1. Have the importer do a petition to import the car - it can be done but only takes time and money added to the normal process

-- or --

2. Export the car

your importer is an experienced importer, and should know how to do a petition if you wish to go that route - just realize that it will take additional time and $$.

I knew that importing my B12 would require this going in, so I realized what was involved.

Good Luck, and PM me if you have any questions.
 

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We are talking about United States of America ?

' the free country,, were all kinds of opertunites are ,, were everything is glorius in the media

I cant stand this ,, i had to hiha

i am positive that before 1989 ,, importing an Alpina to USSR ,, wouldn´t be so tough
 

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Discussion Starter #26
I am the one that brought the Alpina B12 into the US and went through the entire process (2 1/2 years).
I read that post. It was inspiring for me... By the way I had a conversation with mr. Bill Fox about what guys at JK suggested me and he said they were right about how to bring this car here according to all the rules.

To import an automobile as a Gray Market car, it HAS to be on the "LIST OF NONCONFORMING MOTOR VEHICLES
THAT ARE ELIGIBLE FOR IMPORTATION (BY OR THROUGH A REGISTERED IMPORTER) as of October 10, 2012"

This is listed at NHTSA as the following NHTSA publication: http://stnw.nhtsa.gov/cars/rules/import/elig101012.pdf

Neither the Alpina B5 NOR the 2005 BMW 5 series are listed as importable vehicles. Therefore, neither you nor a registered importer, can legally import an Alpina B5 or a 2005 BMW 5 series.

To explain this better - for a car to be importable, it has to be demonstrated that it can either meet, or be modified to meet USA DOT and EPA standards. Only those cars that has been demonstrated can meet the standards, either by the manufacture as a US model, or by a registered importer through modification by petitioning NHTSA, are importable.

If the car is not on the list, and you decide to petition the government to demonstrate that the car can be converted, the car has to be brought into the US under a special bond while the petition is acted on. There is no guarantee that the Petition will be approved. The petition is an involved process (mine took 9 months), and has to occur before any other thing happens. In other words, the car has to sit while this happens. Every FMVSS (federal motor vehicle safety standard) has to be explained in the petition if it is compliant by the manufacturer (demonstrated with photographs and factory documentation), modifiable with supporting documentation and photographs by the Registered Importer (RI), or not able to modify. If the petition is denied, then the car has to be either destroyed, or exported and the export papers have to be sent to NHTSA. Once NHTSA receives the petition, and deems it to be worthy of importation, then the petition has to be published in the Federal Register, and the public has a period of time to send NHTSA comments or documentation as to why they feel the car can or can not be importable. This is an opportunity for manufacturers to weigh in as to the pros or cons if they wish. This period after publication usually is 30 - 60 days before a final decision is rendered. If the Petition is approved, then the federalization process begins. If denied the car has to be immediately exported. Plus - there is a fee associated with submitting a petition in addition to any federalization fees.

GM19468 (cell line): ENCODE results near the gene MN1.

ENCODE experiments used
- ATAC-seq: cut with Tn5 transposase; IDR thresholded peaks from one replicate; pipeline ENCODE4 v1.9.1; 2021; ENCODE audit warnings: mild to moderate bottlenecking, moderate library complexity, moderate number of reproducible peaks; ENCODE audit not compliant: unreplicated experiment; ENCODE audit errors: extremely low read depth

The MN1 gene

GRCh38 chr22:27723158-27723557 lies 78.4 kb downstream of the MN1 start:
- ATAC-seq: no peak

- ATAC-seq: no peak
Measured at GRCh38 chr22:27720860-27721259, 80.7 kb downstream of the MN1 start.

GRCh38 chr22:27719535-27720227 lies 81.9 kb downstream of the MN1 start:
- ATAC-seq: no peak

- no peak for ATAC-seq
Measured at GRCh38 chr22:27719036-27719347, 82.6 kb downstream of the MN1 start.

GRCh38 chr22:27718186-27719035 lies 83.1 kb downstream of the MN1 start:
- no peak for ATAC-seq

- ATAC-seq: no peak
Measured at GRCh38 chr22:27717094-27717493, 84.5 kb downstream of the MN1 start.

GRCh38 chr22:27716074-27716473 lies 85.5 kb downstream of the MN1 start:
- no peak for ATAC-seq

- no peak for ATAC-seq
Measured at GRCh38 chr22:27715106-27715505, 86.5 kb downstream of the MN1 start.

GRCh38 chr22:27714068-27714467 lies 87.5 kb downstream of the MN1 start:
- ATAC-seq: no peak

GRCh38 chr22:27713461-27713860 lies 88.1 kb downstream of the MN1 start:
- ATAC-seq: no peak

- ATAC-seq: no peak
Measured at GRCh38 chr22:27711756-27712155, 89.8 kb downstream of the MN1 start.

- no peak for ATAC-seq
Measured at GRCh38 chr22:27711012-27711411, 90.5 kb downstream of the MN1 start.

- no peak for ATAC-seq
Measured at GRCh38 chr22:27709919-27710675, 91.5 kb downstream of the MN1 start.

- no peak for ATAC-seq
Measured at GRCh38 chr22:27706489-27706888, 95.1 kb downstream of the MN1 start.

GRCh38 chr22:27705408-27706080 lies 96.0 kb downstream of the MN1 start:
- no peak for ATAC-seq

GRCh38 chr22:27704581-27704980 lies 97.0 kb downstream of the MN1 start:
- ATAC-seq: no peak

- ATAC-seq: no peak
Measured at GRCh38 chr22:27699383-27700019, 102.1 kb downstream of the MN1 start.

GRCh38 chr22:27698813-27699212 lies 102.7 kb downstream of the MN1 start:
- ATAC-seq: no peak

In bringing my B12 into the USA, my RI petitioned NHTSA to be able to import the car. This took 9 months in addition to the importation, and is why one can look up the B12 coupes on the above mentioned NHTSA document.

2. IF the car is a model year 2005, then either you will need to petition the NHTSA to import the car - at which time I suggest you petition them to bring the car in as a true Alpina B5, or you will have to export the car.
This is a quote from the NHTSA office answer for the petition: "This is in response to your request to import the vehicle identified below for the purpose of petitioning NHTSA to decide that the vehicle is eligible for importation under 49 CFR Part 593:
2005 BMW 545i passenger car VIN WAPB544005RHI0096
Based on the information that you provided, we have no objection to your request and will permit entry of the vehicle under Box 13 on the HS-7 Declaration Form subject to your meeting U.S. Customs and Border Protection (Customs) requirements".
So now the NHTSA administrator have the right to deny this petition even after the importation eligibility has been granted?

DO NOT let any Registered Importer tell you otherwise that the notes listed above. They may say anything, but what is listed above is the LAW, and - pardon my bluntness - you do not want to be the one screwed in the process.
Today I asked JK why they petitioned the vehicle as BMW 545i with Alpina VIN (actually this car was registered in Russia as BMW/Alpina B5 with Alpina VIN) and they replied with: "The vehicle should have two vin numbers in fact and we are petitioning the chassis that is substantially similar in the USA". And: "Chassis dictates production date which rules EPA as well. Again the manufacturer is not the tuner. The manufacturer in this case is bmw as it is substantially similar to bmw in the USA and we will be using bmw parts and programs to certify the vehicle for both agencies. In the petition process and certification process we provide both vin numbers plus copies of title and bill of sale to all federal agencies plus pictures parts lists parts receipts plus they have the right of inspection and further testing. They know everything about your car".Of course I understand that in the States Alpina is not designated as manufacturer. Also mr. Bill Fox mentioned that this car should be petitioned with "actual" VIN, not BMW VIN which is crossed out. What you can say about that?